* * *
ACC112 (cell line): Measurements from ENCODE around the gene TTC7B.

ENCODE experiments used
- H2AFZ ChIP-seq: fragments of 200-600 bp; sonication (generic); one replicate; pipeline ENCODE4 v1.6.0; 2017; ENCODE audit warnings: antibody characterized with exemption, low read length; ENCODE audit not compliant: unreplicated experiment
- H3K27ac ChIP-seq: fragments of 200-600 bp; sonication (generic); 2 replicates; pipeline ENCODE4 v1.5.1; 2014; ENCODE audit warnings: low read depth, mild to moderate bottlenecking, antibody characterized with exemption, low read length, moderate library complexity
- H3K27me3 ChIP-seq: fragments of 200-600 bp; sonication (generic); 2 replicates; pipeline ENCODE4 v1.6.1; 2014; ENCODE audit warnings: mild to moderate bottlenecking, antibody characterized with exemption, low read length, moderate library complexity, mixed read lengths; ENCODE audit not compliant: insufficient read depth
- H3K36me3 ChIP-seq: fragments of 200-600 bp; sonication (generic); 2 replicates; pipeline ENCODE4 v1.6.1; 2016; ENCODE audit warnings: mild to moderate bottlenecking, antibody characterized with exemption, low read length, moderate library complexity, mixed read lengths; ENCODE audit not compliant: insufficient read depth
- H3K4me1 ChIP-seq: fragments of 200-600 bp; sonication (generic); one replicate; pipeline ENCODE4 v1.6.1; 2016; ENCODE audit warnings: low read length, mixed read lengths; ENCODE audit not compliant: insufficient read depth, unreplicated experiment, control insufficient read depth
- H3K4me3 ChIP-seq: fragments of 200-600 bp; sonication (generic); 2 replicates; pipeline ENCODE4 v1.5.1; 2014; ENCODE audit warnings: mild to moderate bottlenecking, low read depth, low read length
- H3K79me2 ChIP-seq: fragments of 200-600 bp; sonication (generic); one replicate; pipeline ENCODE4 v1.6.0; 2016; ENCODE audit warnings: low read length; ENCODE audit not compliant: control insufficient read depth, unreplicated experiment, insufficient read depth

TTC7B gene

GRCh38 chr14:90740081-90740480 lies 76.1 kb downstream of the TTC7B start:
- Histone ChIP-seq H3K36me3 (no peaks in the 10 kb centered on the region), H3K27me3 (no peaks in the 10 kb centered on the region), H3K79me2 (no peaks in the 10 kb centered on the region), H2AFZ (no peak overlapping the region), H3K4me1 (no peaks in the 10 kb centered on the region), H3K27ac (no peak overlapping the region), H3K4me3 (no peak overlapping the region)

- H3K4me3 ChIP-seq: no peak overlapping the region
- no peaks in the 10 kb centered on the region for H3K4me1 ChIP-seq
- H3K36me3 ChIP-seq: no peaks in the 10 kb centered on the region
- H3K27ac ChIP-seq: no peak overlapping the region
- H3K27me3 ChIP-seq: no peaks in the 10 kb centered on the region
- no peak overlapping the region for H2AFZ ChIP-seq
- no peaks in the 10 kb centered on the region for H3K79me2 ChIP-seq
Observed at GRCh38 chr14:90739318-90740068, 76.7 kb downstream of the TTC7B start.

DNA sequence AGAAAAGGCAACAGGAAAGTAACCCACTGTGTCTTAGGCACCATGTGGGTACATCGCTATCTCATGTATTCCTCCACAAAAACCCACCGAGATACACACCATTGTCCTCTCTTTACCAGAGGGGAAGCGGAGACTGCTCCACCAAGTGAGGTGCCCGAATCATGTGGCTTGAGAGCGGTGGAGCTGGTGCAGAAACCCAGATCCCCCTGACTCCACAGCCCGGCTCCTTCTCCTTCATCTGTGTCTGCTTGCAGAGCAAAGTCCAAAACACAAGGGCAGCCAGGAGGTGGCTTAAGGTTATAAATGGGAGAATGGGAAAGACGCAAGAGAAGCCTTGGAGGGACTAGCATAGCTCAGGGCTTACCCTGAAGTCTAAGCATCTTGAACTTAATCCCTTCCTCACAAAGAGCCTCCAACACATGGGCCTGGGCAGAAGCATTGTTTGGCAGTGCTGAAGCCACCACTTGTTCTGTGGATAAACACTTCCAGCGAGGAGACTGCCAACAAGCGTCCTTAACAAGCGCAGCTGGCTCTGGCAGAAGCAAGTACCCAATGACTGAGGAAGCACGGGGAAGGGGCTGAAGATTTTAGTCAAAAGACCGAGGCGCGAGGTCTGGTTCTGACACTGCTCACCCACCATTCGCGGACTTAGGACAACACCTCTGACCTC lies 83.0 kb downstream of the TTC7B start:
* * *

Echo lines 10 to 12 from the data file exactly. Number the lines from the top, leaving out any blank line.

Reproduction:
TTC7B gene

GRCh38 chr14:90740081-90740480 lies 76.1 kb downstream of the TTC7B start:
- Histone ChIP-seq H3K36me3 (no peaks in the 10 kb centered on the region), H3K27me3 (no peaks in the 10 kb centered on the region), H3K79me2 (no peaks in the 10 kb centered on the region), H2AFZ (no peak overlapping the region), H3K4me1 (no peaks in the 10 kb centered on the region), H3K27ac (no peak overlapping the region), H3K4me3 (no peak overlapping the region)